CE marking for electric guitar

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Colin Green
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CE marking for electric guitar

Post by Colin Green »

If you were to set yourself up as a boutique electric guitar builder, I assume you'd have to CE mark your guitars. CE marking is a self certification process where you declare that your product conforms to any relevant requirements. Do any of you know what the relevant requirements are for an electric guitar?

Brian Evans
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Re: CE marking for electric guitar

Post by Brian Evans »

It's European market only, and you need to document the testing, and you may need to engage a lab to do the testing. I did find this; https://f2labs.com/technotes/2019/01/11 ... e-guitars/ which I believe is by a firm that consults in eu CE testing. It said that electric guitars fall under http://ec.europa.eu/environment/waste/r ... gis_en.htm which I didn't look at.

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Barry Daniels
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Re: CE marking for electric guitar

Post by Barry Daniels »

We don't need no stinking certifamaction in 'merica. ;-)
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Veronica Merryfield
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Re: CE marking for electric guitar

Post by Veronica Merryfield »

CE marking is applicable within the EEA. The EEA links the EU member states and three European Free Trade Association (EFTA) states. The legislation requires that products are safe but does not mandate marking.

This is a good intro and has a table of applicable standards one can look up - http://www.cemarkingnordic.se/pdf/engli ... arking.pdf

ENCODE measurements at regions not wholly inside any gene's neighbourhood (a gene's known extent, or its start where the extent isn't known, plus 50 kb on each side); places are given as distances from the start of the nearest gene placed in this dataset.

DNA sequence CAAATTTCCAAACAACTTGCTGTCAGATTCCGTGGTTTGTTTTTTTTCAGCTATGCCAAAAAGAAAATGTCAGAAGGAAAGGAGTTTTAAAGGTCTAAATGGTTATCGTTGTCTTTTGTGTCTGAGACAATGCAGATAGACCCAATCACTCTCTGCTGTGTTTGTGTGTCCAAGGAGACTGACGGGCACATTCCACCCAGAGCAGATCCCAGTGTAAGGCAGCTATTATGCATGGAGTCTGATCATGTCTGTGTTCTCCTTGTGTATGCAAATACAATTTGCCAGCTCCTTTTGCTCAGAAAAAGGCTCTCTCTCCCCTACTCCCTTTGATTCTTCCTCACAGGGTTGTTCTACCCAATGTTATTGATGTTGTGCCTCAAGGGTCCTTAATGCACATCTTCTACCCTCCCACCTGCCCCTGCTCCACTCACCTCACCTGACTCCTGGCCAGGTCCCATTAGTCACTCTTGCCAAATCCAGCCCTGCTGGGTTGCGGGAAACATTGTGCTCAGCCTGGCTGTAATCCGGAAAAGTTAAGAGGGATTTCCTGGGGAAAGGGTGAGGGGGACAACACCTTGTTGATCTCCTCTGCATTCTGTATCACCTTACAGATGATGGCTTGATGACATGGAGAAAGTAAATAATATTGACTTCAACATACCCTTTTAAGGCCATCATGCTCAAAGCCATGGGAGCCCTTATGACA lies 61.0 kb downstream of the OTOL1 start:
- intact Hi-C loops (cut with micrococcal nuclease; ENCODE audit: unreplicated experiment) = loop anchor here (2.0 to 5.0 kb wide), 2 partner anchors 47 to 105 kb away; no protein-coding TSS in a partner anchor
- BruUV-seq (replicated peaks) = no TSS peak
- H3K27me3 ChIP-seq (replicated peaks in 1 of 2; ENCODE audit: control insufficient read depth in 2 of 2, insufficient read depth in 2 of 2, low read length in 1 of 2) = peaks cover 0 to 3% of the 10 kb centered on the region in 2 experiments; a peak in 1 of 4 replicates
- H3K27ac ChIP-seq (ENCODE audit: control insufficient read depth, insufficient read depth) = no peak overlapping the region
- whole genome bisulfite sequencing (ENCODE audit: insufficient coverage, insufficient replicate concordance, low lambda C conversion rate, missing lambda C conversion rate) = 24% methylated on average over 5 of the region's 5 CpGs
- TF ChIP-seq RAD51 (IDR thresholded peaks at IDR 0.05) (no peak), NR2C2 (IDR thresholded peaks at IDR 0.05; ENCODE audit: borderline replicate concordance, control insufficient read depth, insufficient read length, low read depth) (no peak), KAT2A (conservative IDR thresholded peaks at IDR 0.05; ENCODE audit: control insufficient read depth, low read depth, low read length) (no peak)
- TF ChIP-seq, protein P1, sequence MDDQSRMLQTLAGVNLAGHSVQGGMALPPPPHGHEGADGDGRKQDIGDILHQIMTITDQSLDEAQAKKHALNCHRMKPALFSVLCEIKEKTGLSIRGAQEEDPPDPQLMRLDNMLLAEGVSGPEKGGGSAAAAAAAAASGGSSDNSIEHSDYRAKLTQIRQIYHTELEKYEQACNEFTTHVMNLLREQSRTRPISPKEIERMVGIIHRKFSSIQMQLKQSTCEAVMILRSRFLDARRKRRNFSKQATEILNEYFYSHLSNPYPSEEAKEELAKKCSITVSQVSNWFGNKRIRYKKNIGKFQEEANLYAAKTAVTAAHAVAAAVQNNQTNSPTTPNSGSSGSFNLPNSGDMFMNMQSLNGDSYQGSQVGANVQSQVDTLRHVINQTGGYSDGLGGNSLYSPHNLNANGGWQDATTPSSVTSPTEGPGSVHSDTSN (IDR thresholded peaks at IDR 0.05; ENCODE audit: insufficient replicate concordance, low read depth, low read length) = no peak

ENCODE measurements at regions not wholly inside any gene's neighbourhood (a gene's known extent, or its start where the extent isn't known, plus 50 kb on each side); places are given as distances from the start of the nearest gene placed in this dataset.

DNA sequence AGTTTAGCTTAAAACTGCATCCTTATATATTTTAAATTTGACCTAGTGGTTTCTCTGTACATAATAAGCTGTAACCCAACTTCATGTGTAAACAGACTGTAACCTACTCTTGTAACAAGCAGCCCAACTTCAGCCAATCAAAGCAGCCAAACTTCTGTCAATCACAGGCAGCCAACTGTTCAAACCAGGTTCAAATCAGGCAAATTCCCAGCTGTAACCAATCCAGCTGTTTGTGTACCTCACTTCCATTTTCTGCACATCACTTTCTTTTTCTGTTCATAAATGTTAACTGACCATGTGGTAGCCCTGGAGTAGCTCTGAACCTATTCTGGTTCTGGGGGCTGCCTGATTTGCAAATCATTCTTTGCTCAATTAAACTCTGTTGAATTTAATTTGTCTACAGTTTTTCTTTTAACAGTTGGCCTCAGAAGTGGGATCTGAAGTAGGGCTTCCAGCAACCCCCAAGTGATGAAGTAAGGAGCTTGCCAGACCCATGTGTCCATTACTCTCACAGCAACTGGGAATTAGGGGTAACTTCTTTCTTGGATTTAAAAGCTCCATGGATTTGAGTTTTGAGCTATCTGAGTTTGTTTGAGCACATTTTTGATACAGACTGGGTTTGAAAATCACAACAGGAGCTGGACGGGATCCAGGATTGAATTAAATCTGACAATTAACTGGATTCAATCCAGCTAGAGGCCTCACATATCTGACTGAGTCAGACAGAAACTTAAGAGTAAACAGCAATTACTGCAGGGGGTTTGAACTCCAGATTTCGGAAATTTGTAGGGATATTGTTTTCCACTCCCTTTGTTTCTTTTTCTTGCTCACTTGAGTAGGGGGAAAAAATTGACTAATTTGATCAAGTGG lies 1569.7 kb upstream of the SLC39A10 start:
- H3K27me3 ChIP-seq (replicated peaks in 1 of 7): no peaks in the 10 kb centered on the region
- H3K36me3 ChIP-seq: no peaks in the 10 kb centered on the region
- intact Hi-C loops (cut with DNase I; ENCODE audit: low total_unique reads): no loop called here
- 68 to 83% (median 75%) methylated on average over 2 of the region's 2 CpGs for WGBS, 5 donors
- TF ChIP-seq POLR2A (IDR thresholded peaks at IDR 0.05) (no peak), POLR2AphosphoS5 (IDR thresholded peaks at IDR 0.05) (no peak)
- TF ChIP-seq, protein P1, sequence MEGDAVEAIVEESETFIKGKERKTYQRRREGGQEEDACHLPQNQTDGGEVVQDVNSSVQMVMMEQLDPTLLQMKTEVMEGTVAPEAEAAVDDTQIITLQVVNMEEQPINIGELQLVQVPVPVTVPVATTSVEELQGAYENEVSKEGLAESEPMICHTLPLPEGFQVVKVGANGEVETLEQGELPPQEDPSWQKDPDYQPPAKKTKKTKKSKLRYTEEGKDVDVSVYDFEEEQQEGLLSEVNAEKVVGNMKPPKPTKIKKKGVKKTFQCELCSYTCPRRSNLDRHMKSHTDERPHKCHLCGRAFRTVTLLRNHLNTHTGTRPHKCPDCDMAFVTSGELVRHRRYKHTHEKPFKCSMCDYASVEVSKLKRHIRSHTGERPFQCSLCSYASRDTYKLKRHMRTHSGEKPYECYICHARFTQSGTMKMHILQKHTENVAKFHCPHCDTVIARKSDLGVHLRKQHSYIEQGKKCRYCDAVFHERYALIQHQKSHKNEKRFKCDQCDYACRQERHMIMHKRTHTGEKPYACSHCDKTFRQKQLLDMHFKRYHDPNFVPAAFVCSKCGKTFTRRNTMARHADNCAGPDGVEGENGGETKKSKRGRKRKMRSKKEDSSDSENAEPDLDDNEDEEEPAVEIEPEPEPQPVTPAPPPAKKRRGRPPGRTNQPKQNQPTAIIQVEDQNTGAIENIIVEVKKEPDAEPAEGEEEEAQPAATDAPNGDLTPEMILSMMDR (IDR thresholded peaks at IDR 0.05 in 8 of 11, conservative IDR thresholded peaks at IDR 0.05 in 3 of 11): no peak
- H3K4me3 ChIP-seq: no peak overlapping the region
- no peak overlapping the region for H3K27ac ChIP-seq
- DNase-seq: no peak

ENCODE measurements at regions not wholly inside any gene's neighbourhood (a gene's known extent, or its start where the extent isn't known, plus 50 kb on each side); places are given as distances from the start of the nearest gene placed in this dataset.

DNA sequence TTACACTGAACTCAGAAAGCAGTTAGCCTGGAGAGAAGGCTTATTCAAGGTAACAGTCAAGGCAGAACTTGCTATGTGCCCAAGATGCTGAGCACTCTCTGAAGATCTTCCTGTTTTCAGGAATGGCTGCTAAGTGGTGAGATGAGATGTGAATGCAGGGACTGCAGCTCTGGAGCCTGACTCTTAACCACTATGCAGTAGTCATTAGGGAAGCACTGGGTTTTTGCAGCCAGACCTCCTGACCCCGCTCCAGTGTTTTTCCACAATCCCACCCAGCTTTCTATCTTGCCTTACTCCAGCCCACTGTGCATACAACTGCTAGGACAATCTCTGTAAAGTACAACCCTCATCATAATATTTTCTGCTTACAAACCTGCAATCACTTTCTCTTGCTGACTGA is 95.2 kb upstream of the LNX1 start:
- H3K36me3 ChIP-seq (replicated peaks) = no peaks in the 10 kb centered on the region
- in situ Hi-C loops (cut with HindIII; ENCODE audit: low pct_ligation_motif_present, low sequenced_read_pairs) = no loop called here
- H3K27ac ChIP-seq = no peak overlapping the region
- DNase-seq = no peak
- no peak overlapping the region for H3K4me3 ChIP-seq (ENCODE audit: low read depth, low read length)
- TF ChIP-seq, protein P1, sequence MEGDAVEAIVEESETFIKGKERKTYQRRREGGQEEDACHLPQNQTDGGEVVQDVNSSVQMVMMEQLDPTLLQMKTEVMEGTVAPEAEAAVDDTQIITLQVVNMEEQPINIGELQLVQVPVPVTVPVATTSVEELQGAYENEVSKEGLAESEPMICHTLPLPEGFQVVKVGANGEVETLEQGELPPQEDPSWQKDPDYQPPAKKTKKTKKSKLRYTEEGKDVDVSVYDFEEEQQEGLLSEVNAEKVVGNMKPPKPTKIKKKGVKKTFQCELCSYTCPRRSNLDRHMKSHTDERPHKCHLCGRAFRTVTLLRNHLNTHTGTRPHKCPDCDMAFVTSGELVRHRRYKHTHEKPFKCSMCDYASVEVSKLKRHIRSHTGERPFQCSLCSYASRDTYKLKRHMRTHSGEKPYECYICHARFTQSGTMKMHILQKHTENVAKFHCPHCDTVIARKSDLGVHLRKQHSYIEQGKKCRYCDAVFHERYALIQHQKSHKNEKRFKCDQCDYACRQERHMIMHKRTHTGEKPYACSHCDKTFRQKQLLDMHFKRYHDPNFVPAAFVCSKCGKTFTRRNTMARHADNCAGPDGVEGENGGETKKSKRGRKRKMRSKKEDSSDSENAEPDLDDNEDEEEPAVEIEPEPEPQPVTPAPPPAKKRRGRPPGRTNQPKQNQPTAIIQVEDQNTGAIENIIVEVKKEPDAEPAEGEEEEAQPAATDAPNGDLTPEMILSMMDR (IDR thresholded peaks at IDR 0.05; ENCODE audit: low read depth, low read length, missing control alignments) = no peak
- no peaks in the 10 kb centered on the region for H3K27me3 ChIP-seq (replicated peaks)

One should also bear in mind who is responsible in the legislation, particularly as a boutique maker. The wording states that products should be CE marked when 'placed on the Community market for the first time' or 'put into service in the Community market for the first time'. This is done so that either the maker or importer is responsible for CE marking. take a look at https://cemarking.net/who-is-responsibl ... marking-2/

Lastly RoHS is probably the only thing one needs to be aware of (unless you are adding high speed digital electronics and then electromagnetic radiation will be a concern), and unless one is using some esoteric materials, most new parts you are likely to encounter where RoHS could be an issue are RoHS compliant.

Clear as mud eh?

Colin Green
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Re: CE marking for electric guitar

Post by Colin Green »

After looking at it, I think that EMC and RoHS are the only applicable regulations for CE, plus WEEE. I'd think that if the pickups are CE marked then that it sufficient for EMC, plus if the hardware is RoHS compliant, then so is your instrument. I'm probably good to go. Probably.

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Beate Ritzert
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Re: CE marking for electric guitar

Post by Beate Ritzert »

I'd be surprised if the German instrument makers apply CE marking. That would actually individual procedures for every single instrument (if custom built). But i can ask, if You like.

Andrew Mowry
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Re: CE marking for electric guitar

Post by Andrew Mowry »

I've often wondered about this too. I don't build electric guitars but I build acoustic instruments and I build electronic instruments, and it's my understanding that with electronic products, every component, including the enclosure, packaging, etc., is supposed to be ROHS compliant. On a guitar there could be many places where non-compliant materials could be lurking, including the metals/plating used in hardware, and finishes. In 2019 several phthalates were added to the list, and I suspect nitro lacquer and other finishes may contain some of those.

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